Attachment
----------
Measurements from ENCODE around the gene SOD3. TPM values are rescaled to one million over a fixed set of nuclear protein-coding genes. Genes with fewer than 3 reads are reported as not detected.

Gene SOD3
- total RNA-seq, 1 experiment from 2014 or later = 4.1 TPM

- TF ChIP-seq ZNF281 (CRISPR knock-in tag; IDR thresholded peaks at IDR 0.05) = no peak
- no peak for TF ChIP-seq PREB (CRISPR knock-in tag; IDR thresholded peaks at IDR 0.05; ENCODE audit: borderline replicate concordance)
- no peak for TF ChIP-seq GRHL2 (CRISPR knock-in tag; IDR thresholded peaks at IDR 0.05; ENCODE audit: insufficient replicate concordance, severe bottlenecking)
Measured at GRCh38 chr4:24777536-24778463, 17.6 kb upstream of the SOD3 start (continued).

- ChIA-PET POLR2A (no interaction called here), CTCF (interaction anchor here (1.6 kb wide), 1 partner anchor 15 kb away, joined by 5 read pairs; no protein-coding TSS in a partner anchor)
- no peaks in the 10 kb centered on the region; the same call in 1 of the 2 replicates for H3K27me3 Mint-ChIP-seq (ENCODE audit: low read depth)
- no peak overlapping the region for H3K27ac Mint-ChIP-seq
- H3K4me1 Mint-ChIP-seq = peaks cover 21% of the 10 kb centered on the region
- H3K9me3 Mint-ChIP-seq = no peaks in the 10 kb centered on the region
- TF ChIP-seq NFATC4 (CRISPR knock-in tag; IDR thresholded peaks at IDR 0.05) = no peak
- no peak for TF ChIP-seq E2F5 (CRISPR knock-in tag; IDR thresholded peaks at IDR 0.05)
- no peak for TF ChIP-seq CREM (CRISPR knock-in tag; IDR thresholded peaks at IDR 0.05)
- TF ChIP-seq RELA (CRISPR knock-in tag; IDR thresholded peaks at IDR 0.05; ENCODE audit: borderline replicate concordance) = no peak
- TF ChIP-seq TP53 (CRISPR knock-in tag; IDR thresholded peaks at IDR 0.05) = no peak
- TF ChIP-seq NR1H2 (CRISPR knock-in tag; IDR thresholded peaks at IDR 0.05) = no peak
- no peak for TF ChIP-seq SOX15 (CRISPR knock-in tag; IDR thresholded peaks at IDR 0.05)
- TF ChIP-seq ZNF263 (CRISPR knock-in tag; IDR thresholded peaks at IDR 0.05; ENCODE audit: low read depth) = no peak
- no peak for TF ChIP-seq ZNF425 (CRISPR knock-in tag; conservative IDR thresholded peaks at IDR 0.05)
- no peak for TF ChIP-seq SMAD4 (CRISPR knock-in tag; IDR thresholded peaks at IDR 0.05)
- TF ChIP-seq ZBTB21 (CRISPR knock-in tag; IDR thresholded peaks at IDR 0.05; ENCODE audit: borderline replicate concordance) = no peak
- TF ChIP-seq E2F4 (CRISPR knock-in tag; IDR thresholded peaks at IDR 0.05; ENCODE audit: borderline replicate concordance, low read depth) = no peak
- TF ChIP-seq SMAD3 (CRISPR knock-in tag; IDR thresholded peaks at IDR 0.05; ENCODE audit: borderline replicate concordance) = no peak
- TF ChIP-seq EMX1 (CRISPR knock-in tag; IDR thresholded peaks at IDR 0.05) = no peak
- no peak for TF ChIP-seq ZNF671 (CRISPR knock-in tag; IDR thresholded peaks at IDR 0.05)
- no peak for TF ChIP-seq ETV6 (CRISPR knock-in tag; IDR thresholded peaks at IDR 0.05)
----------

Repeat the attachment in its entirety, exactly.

Measurements from ENCODE around the gene SOD3. TPM values are rescaled to one million over a fixed set of nuclear protein-coding genes. Genes with fewer than 3 reads are reported as not detected.

Gene SOD3
- total RNA-seq, 1 experiment from 2014 or later = 4.1 TPM

- TF ChIP-seq ZNF281 (CRISPR knock-in tag; IDR thresholded peaks at IDR 0.05) = no peak
- no peak for TF ChIP-seq PREB (CRISPR knock-in tag; IDR thresholded peaks at IDR 0.05; ENCODE audit: borderline replicate concordance)
- no peak for TF ChIP-seq GRHL2 (CRISPR knock-in tag; IDR thresholded peaks at IDR 0.05; ENCODE audit: insufficient replicate concordance, severe bottlenecking)
Measured at GRCh38 chr4:24777536-24778463, 17.6 kb upstream of the SOD3 start (continued).

- ChIA-PET POLR2A (no interaction called here), CTCF (interaction anchor here (1.6 kb wide), 1 partner anchor 15 kb away, joined by 5 read pairs; no protein-coding TSS in a partner anchor)
- no peaks in the 10 kb centered on the region; the same call in 1 of the 2 replicates for H3K27me3 Mint-ChIP-seq (ENCODE audit: low read depth)
- no peak overlapping the region for H3K27ac Mint-ChIP-seq
- H3K4me1 Mint-ChIP-seq = peaks cover 21% of the 10 kb centered on the region
- H3K9me3 Mint-ChIP-seq = no peaks in the 10 kb centered on the region
- TF ChIP-seq NFATC4 (CRISPR knock-in tag; IDR thresholded peaks at IDR 0.05) = no peak
- no peak for TF ChIP-seq E2F5 (CRISPR knock-in tag; IDR thresholded peaks at IDR 0.05)
- no peak for TF ChIP-seq CREM (CRISPR knock-in tag; IDR thresholded peaks at IDR 0.05)
- TF ChIP-seq RELA (CRISPR knock-in tag; IDR thresholded peaks at IDR 0.05; ENCODE audit: borderline replicate concordance) = no peak
- TF ChIP-seq TP53 (CRISPR knock-in tag; IDR thresholded peaks at IDR 0.05) = no peak
- TF ChIP-seq NR1H2 (CRISPR knock-in tag; IDR thresholded peaks at IDR 0.05) = no peak
- no peak for TF ChIP-seq SOX15 (CRISPR knock-in tag; IDR thresholded peaks at IDR 0.05)
- TF ChIP-seq ZNF263 (CRISPR knock-in tag; IDR thresholded peaks at IDR 0.05; ENCODE audit: low read depth) = no peak
- no peak for TF ChIP-seq ZNF425 (CRISPR knock-in tag; conservative IDR thresholded peaks at IDR 0.05)
- no peak for TF ChIP-seq SMAD4 (CRISPR knock-in tag; IDR thresholded peaks at IDR 0.05)
- TF ChIP-seq ZBTB21 (CRISPR knock-in tag; IDR thresholded peaks at IDR 0.05; ENCODE audit: borderline replicate concordance) = no peak
- TF ChIP-seq E2F4 (CRISPR knock-in tag; IDR thresholded peaks at IDR 0.05; ENCODE audit: borderline replicate concordance, low read depth) = no peak
- TF ChIP-seq SMAD3 (CRISPR knock-in tag; IDR thresholded peaks at IDR 0.05; ENCODE audit: borderline replicate concordance) = no peak
- TF ChIP-seq EMX1 (CRISPR knock-in tag; IDR thresholded peaks at IDR 0.05) = no peak
- no peak for TF ChIP-seq ZNF671 (CRISPR knock-in tag; IDR thresholded peaks at IDR 0.05)
- no peak for TF ChIP-seq ETV6 (CRISPR knock-in tag; IDR thresholded peaks at IDR 0.05)